When I visited Havana, Cuba the Soviet Union was still intact and Fidel Castro was a very popular revolutionary figure around the Caribbean's largest island.
Cuba in The Time of Castro.
Sure some people wouldn't talk about politics, even if they wouldn't be heard, but to outlast nine American presidents is no mean feat.
Fidel finally passed away at the age of ninety and many would remember him as a global icon.
On the northern coast of the island, the port of Havana is situated on one of the safest harbours in the world; less than 100 miles from Key West.
Havana's 16th-century Fort Morro is in good condition and affords a wonderful view of the city.
Although there were many shortages in Havana, due to the US trade embargo back then, it was still one of the most interesting places to visit in Latin America.
Another old fortress, that was built to protect the Havana approach, is Castillo de la Punta; on the western side of the strait.
The old city, with its narrow, crooked streets, and historic landmarks is near the inner entrance to the harbour. You can even have a drink in Ernest Hemmingway's favourite bar; if you don't mind sitting shoulder to shoulder with tour groups in straw hats.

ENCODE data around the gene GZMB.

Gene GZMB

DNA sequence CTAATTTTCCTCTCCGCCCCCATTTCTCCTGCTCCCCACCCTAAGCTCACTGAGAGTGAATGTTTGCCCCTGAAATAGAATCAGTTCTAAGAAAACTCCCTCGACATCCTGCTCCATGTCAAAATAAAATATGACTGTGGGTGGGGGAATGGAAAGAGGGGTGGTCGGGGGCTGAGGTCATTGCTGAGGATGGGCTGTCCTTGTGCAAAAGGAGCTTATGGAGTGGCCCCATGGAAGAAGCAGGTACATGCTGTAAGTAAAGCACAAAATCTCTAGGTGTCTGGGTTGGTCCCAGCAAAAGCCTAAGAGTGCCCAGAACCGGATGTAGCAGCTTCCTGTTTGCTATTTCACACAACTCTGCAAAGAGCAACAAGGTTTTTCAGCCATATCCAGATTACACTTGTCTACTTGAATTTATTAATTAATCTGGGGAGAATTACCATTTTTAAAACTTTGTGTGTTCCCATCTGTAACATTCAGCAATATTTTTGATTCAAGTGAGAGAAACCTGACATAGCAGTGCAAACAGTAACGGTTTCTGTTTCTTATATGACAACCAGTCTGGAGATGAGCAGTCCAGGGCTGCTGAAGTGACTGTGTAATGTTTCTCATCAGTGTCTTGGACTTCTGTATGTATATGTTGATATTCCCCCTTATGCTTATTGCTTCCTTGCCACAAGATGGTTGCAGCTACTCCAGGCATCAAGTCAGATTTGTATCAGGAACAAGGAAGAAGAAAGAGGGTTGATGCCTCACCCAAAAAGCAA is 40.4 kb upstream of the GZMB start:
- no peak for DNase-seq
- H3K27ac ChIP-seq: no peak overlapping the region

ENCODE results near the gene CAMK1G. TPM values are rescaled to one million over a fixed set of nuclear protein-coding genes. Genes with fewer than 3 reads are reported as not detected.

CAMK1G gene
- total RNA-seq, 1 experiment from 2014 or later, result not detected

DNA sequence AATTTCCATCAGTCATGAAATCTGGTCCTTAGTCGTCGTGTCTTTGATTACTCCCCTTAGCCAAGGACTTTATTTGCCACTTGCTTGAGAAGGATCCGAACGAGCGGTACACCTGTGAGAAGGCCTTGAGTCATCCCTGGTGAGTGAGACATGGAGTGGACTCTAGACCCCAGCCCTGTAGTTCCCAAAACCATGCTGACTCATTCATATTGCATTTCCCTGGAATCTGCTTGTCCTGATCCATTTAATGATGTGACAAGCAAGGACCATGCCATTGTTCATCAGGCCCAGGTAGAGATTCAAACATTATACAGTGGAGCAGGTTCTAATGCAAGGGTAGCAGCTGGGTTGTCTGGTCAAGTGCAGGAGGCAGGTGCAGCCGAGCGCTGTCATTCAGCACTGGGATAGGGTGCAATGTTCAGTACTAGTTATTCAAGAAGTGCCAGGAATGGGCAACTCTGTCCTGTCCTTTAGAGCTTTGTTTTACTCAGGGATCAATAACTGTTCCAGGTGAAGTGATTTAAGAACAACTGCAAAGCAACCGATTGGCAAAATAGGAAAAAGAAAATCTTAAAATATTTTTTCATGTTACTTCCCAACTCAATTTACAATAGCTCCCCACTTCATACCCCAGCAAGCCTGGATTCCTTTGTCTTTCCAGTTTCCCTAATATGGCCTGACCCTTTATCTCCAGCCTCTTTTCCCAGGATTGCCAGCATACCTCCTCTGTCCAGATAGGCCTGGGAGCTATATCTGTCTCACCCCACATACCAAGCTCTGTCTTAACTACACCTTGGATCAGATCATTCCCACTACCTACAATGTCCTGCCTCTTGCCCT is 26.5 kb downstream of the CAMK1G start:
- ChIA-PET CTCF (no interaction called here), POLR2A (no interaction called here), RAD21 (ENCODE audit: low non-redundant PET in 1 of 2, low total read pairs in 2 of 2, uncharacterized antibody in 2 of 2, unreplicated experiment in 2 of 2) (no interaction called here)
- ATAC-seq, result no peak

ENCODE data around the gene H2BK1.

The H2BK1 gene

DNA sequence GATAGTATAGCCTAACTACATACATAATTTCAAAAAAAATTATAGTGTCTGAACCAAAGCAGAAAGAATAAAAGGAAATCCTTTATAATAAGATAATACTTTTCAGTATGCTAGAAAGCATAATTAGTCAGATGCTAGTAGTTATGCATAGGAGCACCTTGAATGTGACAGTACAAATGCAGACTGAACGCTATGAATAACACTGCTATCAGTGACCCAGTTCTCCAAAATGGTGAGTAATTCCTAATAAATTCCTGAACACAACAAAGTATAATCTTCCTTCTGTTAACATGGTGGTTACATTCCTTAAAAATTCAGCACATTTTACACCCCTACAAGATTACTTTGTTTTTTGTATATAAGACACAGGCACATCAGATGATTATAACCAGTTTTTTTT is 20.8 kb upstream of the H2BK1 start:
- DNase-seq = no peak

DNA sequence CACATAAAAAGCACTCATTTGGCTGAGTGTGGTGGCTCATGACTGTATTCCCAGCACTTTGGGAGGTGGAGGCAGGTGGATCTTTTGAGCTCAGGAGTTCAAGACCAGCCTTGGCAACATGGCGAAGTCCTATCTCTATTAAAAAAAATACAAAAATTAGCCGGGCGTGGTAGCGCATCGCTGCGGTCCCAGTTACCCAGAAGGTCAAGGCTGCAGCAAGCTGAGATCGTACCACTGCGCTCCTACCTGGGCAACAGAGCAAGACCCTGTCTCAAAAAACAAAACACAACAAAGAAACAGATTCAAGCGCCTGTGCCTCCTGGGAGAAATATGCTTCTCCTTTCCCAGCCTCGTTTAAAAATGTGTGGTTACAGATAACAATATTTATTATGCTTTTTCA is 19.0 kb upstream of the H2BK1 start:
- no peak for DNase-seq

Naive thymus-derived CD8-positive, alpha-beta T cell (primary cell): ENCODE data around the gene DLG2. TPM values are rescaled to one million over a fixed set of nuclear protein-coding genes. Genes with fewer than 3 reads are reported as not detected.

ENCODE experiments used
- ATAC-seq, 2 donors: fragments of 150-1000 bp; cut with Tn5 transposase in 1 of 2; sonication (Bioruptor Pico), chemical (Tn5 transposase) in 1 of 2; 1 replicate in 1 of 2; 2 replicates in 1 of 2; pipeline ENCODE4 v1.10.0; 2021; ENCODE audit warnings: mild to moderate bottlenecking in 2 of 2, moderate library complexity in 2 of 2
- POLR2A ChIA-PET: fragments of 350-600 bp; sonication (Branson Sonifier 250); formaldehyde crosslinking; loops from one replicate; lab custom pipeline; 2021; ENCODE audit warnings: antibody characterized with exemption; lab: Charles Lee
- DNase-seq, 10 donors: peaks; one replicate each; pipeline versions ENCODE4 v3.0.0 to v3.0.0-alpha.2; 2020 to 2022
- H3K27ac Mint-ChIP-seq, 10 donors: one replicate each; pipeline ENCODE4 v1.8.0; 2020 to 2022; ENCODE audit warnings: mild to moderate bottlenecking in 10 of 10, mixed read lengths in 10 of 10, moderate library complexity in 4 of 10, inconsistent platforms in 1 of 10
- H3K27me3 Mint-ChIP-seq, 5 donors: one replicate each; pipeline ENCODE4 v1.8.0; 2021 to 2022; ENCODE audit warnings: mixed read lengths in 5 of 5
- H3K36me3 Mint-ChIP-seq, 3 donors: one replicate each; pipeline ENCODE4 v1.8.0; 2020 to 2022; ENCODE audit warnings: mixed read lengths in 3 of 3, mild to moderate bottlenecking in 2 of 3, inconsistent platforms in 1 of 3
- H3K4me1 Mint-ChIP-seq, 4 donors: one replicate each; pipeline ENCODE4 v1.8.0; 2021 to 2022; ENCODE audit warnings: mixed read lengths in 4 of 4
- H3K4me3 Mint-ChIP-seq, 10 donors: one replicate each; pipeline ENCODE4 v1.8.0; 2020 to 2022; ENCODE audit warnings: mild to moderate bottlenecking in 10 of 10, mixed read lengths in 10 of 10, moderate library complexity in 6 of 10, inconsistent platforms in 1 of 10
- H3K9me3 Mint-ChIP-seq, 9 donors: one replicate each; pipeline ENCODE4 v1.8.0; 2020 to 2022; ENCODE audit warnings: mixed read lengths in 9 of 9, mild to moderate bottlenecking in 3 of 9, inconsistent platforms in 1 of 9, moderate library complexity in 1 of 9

The Cathedral of the Immaculate Conception dates from 1656. You should also visit the former palace of the colonial governors; now the City Hall. It was completed in 1792 and is an excellent example of Spanish colonial architecture.
The city post office dates from 1575 and was once the Church of San Francisco.
The main boulevard is the Paseo de Marti, or Prado, while the Avenida del Puerto extends along the edge of the bay, for cooling breezes on a humid evening.
If you can't make it to Cuba, enjoy this wonderful scene.
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